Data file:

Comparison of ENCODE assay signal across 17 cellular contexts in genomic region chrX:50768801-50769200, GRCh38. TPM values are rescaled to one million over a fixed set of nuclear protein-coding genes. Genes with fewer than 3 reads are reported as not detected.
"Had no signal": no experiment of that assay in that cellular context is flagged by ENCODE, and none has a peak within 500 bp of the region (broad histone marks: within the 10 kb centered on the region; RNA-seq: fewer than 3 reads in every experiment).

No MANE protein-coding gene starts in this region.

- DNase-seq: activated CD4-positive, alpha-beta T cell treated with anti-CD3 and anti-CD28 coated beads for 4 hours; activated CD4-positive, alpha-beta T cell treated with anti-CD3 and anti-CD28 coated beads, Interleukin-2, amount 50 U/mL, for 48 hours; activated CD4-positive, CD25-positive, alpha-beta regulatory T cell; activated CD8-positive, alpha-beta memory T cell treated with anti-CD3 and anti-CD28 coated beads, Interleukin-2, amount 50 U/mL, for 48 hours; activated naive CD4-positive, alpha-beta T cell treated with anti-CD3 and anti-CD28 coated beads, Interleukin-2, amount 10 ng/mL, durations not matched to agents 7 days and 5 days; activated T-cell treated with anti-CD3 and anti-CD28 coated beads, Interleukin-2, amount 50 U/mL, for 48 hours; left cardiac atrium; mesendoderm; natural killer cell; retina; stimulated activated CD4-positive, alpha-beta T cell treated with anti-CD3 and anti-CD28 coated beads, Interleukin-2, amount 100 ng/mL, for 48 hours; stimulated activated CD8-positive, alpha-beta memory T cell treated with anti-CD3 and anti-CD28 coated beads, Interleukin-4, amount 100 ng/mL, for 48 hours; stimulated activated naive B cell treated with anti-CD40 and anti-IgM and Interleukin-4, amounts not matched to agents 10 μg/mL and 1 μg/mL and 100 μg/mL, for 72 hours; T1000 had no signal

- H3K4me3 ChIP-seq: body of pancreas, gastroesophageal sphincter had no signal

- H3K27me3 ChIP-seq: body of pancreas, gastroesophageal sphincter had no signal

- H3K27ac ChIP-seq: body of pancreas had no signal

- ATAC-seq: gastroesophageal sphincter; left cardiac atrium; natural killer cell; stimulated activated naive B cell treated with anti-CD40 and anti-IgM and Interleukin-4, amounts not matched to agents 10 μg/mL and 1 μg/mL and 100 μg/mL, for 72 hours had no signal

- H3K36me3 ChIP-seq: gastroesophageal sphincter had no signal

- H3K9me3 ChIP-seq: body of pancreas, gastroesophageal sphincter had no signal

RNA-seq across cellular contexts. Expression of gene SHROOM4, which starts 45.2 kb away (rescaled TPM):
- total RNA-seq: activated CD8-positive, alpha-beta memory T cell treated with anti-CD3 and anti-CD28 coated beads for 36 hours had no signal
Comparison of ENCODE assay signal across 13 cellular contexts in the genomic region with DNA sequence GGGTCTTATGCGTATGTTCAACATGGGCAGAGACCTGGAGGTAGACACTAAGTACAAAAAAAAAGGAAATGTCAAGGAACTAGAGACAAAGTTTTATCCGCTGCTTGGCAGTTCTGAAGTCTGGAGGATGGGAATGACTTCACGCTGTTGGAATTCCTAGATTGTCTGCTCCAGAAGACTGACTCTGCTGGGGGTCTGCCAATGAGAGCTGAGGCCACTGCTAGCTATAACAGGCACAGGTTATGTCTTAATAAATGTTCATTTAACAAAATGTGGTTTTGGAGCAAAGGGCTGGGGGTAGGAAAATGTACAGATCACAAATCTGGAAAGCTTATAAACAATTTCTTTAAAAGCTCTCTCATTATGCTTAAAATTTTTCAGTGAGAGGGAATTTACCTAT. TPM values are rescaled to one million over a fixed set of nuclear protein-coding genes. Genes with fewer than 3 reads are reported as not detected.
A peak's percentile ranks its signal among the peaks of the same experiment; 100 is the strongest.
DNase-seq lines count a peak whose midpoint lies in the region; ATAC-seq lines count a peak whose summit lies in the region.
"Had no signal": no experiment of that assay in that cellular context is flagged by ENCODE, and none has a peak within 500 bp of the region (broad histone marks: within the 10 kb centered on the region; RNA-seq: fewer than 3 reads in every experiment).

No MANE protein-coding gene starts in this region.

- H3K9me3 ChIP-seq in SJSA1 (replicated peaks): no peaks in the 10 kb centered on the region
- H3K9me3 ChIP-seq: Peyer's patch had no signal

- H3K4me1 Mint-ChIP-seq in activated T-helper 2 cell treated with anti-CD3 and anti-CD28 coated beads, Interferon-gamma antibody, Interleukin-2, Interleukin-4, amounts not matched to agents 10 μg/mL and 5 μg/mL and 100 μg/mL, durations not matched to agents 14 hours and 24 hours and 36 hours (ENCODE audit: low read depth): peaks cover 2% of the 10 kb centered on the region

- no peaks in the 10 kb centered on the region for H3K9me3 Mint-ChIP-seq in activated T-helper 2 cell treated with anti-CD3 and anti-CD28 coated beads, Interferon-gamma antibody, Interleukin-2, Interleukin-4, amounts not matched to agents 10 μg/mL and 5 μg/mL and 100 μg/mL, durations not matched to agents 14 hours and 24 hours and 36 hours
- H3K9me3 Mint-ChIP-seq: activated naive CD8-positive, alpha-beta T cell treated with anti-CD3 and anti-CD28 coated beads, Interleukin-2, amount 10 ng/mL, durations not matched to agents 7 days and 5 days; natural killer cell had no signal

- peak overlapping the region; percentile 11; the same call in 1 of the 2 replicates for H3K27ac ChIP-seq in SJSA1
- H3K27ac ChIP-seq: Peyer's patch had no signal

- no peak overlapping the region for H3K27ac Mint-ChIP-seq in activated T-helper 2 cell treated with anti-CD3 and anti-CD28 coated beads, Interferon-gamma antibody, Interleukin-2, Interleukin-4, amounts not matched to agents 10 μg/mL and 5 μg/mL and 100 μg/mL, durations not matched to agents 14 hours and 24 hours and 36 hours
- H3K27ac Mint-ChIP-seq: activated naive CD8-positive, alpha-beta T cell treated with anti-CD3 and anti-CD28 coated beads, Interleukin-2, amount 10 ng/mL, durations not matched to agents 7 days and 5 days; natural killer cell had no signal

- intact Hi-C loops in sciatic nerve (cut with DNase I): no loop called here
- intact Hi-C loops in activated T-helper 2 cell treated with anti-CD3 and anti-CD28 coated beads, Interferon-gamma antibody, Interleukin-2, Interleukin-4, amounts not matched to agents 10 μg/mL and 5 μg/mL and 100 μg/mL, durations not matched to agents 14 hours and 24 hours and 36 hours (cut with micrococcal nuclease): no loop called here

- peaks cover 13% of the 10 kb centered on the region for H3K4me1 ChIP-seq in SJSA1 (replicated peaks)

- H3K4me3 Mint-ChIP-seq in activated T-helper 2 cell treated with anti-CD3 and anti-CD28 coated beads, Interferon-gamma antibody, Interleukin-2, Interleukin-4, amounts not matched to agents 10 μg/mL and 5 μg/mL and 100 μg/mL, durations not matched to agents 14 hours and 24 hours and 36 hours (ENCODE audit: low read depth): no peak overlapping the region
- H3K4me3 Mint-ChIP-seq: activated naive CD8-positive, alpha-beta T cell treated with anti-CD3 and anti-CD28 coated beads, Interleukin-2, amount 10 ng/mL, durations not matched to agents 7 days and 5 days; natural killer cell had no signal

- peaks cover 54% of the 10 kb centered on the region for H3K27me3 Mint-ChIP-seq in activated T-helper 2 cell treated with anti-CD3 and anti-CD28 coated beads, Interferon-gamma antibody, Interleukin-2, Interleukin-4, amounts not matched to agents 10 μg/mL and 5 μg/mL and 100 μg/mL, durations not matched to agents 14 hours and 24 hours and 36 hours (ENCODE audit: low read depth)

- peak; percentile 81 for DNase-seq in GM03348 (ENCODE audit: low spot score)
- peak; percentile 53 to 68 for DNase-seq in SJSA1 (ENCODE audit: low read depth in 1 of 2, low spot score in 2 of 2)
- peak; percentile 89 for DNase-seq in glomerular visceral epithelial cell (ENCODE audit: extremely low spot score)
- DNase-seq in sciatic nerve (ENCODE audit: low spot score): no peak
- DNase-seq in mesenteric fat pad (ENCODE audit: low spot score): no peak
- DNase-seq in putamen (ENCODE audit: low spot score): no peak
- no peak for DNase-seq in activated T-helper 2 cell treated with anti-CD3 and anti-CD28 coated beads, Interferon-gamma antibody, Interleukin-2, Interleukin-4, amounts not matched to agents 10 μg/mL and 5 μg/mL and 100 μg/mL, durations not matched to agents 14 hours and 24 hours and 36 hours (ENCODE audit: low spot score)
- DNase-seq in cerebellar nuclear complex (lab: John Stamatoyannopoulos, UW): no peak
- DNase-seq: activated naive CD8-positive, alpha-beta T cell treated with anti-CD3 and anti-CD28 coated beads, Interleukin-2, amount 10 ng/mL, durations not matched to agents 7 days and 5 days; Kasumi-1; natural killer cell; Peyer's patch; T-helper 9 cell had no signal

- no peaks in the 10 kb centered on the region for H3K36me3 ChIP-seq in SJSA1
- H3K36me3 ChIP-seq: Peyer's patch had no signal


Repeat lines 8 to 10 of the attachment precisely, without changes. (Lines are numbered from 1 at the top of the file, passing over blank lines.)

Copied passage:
- ATAC-seq: gastroesophageal sphincter; left cardiac atrium; natural killer cell; stimulated activated naive B cell treated with anti-CD40 and anti-IgM and Interleukin-4, amounts not matched to agents 10 μg/mL and 1 μg/mL and 100 μg/mL, for 72 hours had no signal

- H3K36me3 ChIP-seq: gastroesophageal sphincter had no signal

- H3K9me3 ChIP-seq: body of pancreas, gastroesophageal sphincter had no signal